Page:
Bassman again very kindly acted as chauffeur, bag carrier, and (reluctantly) clothing consultant. It was almost impossible to decide what to wear: it was sunny but with a biting cold wind, and rain was predicted about half-way through the 10k. Vest versus long-sleeved top? Jacket and vest combo? Long-sleeved top with vest underneath? Hat? Sunglasses? Gloves? Aaarrrggghhh! Bassman stayed calm through all of the deliberations, although I suspect that the distant look in his eyes as I wittered on meant that he had gone to a Happy Place inside his head to help him cope.
In the end, I opted for just my vest, no hat (too windy; it would have blown away), and no sunglasses (too pretentious; it wasn't that sunny). And my tights - which I had changed 5 minutes before we left the house for the race - were the capri compression tights that I wore for the marathon to remind myself that I can face and overcome challenges. You'll be pleased to know that all of my choices were the correct ones. Anyway, the race...
|View across the Moray Firth|
And then we took a sharp left turn onto a side road and started the climb up the almost 2km long hill that had looked bad enough when I drove up it in the car but felt endless on foot. I really really didn't want to walk for any of the race but at 4km and struggling to keep my breathing under control (and feeling a bit sick), I gave in and walked for a minute or so. This did help, and I managed to shuffle my way without stopping to the 5km point where there was a water station. Normally I don't drink anything on 10k runs but I was so thankful to have a legitimate chance to stop and catch my breath that I accepted a plastic cup of gloriously cold water. A few sips later, mostly taken standing still and pretending that I couldn't drink while running but really because I needed a break, and I was off again.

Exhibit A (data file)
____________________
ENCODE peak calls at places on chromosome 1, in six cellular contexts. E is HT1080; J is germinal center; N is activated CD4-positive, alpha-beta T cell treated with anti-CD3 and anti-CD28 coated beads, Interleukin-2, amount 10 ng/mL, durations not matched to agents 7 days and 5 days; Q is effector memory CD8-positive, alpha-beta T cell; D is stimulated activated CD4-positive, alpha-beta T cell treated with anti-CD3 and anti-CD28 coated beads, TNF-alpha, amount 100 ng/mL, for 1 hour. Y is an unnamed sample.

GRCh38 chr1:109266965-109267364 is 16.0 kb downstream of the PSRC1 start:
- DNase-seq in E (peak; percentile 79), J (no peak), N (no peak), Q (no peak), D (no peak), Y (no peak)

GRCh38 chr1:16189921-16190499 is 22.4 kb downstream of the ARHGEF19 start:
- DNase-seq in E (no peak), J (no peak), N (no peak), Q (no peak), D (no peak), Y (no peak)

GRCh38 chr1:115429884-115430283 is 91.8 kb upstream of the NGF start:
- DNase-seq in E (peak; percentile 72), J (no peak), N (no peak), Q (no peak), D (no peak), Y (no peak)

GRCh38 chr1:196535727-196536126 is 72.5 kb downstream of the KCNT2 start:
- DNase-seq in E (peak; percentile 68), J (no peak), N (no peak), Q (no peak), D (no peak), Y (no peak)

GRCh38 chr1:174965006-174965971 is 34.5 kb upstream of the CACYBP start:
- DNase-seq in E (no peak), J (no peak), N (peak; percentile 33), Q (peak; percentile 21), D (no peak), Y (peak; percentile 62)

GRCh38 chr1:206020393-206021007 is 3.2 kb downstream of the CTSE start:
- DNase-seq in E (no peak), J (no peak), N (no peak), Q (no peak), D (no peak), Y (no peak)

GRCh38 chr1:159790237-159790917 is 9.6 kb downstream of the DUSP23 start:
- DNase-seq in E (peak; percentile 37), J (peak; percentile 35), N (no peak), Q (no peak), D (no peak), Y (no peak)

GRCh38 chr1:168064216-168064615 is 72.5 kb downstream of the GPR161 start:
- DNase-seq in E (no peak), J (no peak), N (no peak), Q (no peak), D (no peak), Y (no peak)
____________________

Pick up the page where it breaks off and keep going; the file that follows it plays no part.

The next kilometre was a steep downhill section that I initially was cautious about, as I worried that my back might feel jarred by the impact but, aside from my lungs which were lagging behind, everything felt good so I picked up the pace. At the bottom of the hill, there was a sharp left turn onto another small road, with lots of undulations appearing in the distance. Sigh.
|How it felt, not how it really was.|
At about 8.5k the road leveled off to a very gentle incline which I really felt in my legs, and I had to have a serious talk with myself about not walking. Going slower was okay; walking was not. With 1k to go, we were back on the main road heading for the finish. I had miscalculated my iPod playlist - I was expecting to take about 70min to finish and had my songs arranged to fit this - so wasted a bit of time faffing about until I found my Finishing Music (Queen's Don't Stop Me Now). My tired(ish) legs and heaving lungs perked up and I managed to run at 9:09min/mile pace for the last 0.2 miles. Don't believe me? Here are my official Garmin splits:
Mile 1: 9:30
Mile 2: 9:43
Mile 3: 11:33
Mile 4: 10:04
Mile 5: 9:39
Mile 6: 9:53
(0.2 miles): 9:09
Finishing chip time was 1:01:28. I was 22nd out of 40 women in my age group and 115th out of 184 women of all ages, and 252nd out of 332 overall. Not the speediest, but not last either! And faster than my River Ness time on a hillier and windier course. AND if I hadn't had to slow down and then walk on that bastard hill, I'm convinced that I would have finished in under an hour. I was (and still am) thrilled!
It's now six hours after crossing the finish line and I'm feeling okay. I feel like I pushed myself but nothing feels like it's injured. We'll see how I feel tomorrow but maybe, just maybe, it's time to change my view of myself from someone who is injured to someone who is...a runner!
|Finally, a happy runner again!|